Tracking Iraq Fraud and Corruption

Marking Up The Reconstruction: Part 1
IraqSlogger Takes You Inside The Profits of War
By DAVID PHINNEY 03/23/2007 11:55 AM ET

One day, not so long ago, the US State Department handpicked Texas-based DynCorp for an $800-million contract to train over 100,000 Iraqi police officers, a top-priority project of the Bush administration’s effort to stabilize the war-torn country and strengthen the fragile civilian government there. But State Department wanted a contractor with strong ties in Iraq, so DynCorp obligingly teamed up in 2004 with a company known as Corporate Bank Financial Service, a Washington-based business better known as The Sandi Group.

It seemed to have the makings of a winning partnership. DynCorp had a track record for building police forces in Haiti, Bosnia and other trouble spots around the Globe for the State Department since the early 1990s, so it easily won the contract with little competition and supplied 700 or so trainers largely recruited from police departments in the United States and other coalition allies.

The Sandi Group, run by Rubar Sandi, an Iraqi who immigrated to the United States in the late 1970s, would perform the logistics, provide security, hire interpreters, and perform other services as required. The 54-year-old Sandi, a member of a wealthy Kurdish family, had the well-established political and social connections in Iraq. Those connections and his entrepreneurial know-how served Sandi very well, not only in Iraq, but at the State Department where he had been an influential advisor to the “Future of Iraq Project”, a pre-war planning effort,

After the toppling of Saddam Hussein’s regime in 2003, Sandi immediately opened shop in Iraq where he took control of major Baghdad hotels, a newspaper, and several banks. The one-time Kurdish resistance fighter also recruited an armed private security force with a payroll of 7,500, laid plans for establishing an Iraqi airline, and positioned himself for US-administered contracts in the reconstruction effort. Those contracts included dozens with DynCorp for construction projects, leases on posh hotels, security, logistics and other support services as needed.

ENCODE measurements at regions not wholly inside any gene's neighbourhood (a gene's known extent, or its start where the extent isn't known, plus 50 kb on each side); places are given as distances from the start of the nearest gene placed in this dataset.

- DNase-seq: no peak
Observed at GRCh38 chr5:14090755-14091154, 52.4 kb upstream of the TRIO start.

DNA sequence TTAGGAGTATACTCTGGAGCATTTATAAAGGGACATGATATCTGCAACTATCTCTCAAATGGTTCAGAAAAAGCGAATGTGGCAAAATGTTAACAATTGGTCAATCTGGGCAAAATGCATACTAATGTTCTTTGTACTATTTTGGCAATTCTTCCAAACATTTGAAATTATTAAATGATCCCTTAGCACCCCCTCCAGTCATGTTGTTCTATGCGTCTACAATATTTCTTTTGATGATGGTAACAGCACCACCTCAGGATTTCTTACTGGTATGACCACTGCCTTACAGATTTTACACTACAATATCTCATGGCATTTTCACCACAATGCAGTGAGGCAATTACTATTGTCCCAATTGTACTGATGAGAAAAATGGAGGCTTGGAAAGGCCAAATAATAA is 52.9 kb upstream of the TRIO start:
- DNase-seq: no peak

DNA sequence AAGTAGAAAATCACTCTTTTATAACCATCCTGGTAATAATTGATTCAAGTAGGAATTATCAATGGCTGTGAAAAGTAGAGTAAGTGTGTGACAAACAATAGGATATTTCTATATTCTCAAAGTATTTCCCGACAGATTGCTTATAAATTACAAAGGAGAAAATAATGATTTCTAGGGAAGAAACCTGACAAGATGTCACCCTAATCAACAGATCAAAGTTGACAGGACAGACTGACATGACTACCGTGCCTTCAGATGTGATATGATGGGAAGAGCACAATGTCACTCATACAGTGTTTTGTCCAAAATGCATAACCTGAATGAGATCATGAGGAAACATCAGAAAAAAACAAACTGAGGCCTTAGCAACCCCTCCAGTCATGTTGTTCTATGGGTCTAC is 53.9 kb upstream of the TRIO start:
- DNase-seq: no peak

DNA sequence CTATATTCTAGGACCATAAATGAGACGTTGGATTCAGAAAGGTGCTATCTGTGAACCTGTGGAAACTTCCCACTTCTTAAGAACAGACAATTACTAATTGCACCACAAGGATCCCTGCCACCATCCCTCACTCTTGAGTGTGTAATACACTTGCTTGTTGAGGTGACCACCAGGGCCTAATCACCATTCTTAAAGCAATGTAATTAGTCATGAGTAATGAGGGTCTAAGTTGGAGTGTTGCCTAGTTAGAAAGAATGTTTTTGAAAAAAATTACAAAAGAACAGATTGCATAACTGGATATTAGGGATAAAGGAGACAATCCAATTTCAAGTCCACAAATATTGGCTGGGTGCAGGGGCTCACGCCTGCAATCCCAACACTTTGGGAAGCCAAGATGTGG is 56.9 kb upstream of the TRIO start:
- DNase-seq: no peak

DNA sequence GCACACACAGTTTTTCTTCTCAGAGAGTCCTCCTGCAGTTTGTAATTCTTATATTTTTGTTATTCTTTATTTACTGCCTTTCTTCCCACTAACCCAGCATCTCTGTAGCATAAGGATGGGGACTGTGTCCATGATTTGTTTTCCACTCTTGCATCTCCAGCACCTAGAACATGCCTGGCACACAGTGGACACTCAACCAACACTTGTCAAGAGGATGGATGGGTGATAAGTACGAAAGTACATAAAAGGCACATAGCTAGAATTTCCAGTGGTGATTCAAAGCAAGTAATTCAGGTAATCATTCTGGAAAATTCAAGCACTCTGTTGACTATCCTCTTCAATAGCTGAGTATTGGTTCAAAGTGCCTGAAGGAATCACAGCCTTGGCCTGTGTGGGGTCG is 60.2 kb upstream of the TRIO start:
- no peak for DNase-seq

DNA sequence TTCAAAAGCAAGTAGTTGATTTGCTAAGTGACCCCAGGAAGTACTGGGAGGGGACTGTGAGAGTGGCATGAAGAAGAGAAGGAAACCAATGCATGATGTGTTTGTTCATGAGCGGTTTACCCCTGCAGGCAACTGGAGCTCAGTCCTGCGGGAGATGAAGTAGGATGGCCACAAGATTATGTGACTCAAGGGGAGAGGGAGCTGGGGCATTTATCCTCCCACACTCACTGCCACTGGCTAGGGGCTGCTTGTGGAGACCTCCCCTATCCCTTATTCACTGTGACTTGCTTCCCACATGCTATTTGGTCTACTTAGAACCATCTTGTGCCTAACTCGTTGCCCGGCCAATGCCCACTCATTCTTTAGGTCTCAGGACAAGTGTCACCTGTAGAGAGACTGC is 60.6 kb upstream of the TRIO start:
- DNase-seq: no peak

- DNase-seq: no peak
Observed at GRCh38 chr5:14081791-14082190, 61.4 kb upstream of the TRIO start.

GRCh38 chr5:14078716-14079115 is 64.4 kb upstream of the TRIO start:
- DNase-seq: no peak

“Could You Determine Any Value Added?”

All the while, The Sandi Group kept a low profile in Washington until its affiliate, Corporate Bank, was singled out in a February 7 Congressional hearing for its controversial handling of a multimillion-dollar DynCorp contract to build an Iraqi police training camp in Baghdad near parade grounds of Adnan Palace, a once luxurious domed castle used by Saddam Hussein’s family.

Two weeks after receiving the $55.1-million DynCorp contract in August 15, 2004, Sandi’s Corporate Bank hired an Italian company, Cogim SpA, for $47.1 million to do all the work in the contract, which included providing 1,048 living trailers and building an Olympic-sized swimming pool. On paper, the deal had the look of an effortless $8-million profit for Sandi at the US taxpayers expense — just for being the middleman and flipping the contract to Cogim.

A skeptical Rep. Stephen Lynch, D-Mass., laid out the arrangement before the crowded House congressional hearing teeming with scribbling reporters and TV cameras.

“The problem is the tiering of all these contracts. You have a general contractor, a subcontractor and a sub-subcontractor and a sub-sub-sub contractor,” Lynch noted to witness Stuart Bowen, the leading investigator of the US-funded reconstruction efforts in Iraq.

Chances are there could be plenty of sub-sub-sub-subs in the final mix, but Lynch was especially keen on Corporate Bank’s $8 million handling fee. His eyes widened with the puzzled look of a straight man setting up the punch line: “I just want to understand, is that right?”